“First, you were lengthening my nose in attack ads to remind everybody that I’m Jewish,” Ossoff told Perdue at a debate. “Then, when that didn’t work, you started calling me some kind of an Islamic terrorist. And then, when that didn’t work, you started calling me a Chinese communist.”
Ossoff later called Perdue a “virulent and unrepentant anti-Semite” after Perdue declined to issue a public apology. “A U.S. senator who uses ancient anti-Semitic imagery to inflame hatred against his Jewish opponent must be crushed by Jewish voters on Election Day,” Ossoff wrote about the incident last month.
In conversations Haaretz, Ossoff, who recently set the record for most funds raised in a quarter in U.S. history, highlighted the dangerous rise in right-wing extremism over the past several years and noting that the “renaissance of civic engagement rejects right-wing extremism and now has served to defeat (U.S. President) Donald Trump. The task at hand is to ensure that this movement blossoms and continues as more than mere opposition.”
Meanwhile, Perdue has highlighted his support for Trump’s Israel policies over the past four years – including U.S. recognition of Jerusalem as Israel’s capital, moving the embassy there, withdrawing from the Iran nuclear deal, and the Abraham Accords peace deals with several Arab countries. Perdue also called fighting antisemitism “in all forms and at all levels” a top priority, arguing that the boycott, divestment and sanctions movement “has served as a catalyst to the rising frequency of attacks against Jews.”
Perdue has also used Ossoff’s alliance with fellow Democratic candidate Rev. Raphael Warnock to urge Jewish voters to vote for Republicans. Perdue and his fellow Republican incumbent, Sen. Kelly Loeffler, have made Warnock’s views on Israel as central tenants of their campaign.
“Jon Ossoff has chosen to stand side-by-side with and defend his running mate Raphael Warnock, whose unacceptable positions include comparing Israel to apartheid South Africa, celebrating renowned anti-Semite Jeremiah Wright, and likening Israel’s sitting prime minister to segregationists,” Perdue wrote.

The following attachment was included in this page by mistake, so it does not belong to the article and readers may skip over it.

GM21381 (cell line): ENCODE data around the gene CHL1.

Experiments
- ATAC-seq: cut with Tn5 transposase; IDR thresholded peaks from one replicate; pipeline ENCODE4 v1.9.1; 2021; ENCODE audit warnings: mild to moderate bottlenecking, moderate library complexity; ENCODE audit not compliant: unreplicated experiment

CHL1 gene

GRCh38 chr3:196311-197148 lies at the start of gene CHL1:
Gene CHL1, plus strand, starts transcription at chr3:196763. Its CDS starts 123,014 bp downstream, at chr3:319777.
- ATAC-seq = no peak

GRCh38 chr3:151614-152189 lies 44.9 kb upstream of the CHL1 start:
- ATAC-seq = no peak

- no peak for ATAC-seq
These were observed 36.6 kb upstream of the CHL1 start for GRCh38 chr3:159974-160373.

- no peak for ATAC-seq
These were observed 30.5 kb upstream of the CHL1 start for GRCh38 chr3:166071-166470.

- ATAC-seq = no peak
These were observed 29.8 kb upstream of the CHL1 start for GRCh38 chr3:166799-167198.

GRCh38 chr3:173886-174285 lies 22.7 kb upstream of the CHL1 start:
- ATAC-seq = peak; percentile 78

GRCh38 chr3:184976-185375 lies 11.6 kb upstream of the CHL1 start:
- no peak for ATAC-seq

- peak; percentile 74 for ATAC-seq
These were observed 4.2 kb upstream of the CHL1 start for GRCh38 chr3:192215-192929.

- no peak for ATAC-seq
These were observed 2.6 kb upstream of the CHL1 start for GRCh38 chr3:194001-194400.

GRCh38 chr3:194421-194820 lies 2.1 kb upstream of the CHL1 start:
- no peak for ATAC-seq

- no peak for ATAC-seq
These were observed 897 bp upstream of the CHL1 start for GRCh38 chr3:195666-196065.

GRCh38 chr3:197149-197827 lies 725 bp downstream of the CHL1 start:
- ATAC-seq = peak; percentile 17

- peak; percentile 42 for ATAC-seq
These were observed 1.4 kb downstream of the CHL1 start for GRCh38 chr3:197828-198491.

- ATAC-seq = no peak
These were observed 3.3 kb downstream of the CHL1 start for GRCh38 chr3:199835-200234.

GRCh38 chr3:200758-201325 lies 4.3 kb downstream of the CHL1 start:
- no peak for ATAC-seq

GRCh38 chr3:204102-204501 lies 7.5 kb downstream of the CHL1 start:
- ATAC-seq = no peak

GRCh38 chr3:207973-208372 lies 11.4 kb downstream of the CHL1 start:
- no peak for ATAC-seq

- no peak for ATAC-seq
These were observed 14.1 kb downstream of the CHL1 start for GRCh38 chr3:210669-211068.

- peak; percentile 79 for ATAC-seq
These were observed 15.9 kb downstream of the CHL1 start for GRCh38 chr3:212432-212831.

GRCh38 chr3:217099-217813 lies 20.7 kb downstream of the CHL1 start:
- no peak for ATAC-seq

Warnock said in a 2016 sermon that Prime Minister Benjamin Netanyahu’s policies were “tantamount to saying occupation today, occupation tomorrow, occupation forever,” echoing segregationist George Wallace’s comment of “segregation now, segregation tomorrow and segregation forever.” In past sermons, he has criticized the way the Israeli military handled Palestinian demonstrators during protests at the Gaza border.
“Rev. Warnock has a long history of anti-Israel extremism. He defended Jeremiah Wright’s antisemitic comments. He embraced the anti-Zionist Black Lives Matter organization. And he thinks Israel is an ‘oppressive regime’ for fighting back against terrorism,” Loeffler tweeted in November.
Like Perdue, Loeffler has similarly praised Trump’s Israel and Middle East policies and highlighted the BDS movement as a reason for the “exponential rise in antisemitic attacks across the nation over the last few years.”
In response, Warnock said that “My opponents are trying to use Israel as a wedge issue. I wish I were surprised. I do not believe Israel is an apartheid state, as some have suggested.”
He has since been endorsed by the Democratic Majority for Israel, a centrist pro-Israel political action committee, thanks to his support of U.S. military aid to Israel and his strong condemnation of the BDS movement. He has also said he has developed a greater understanding of the Israeli-Palestinian conflict, criticizing Hamas and rejecting any equivalency between Israel and apartheid.
There are about 100,000 registered Jewish voters in the state, with some 36,000 identifying as Democrats and a further 50,000 as independents. These Jewish voters could very well determine who wins the razor-thin majority which would decide if U.S. President-elect Joe Biden will have both houses of Congress by his side.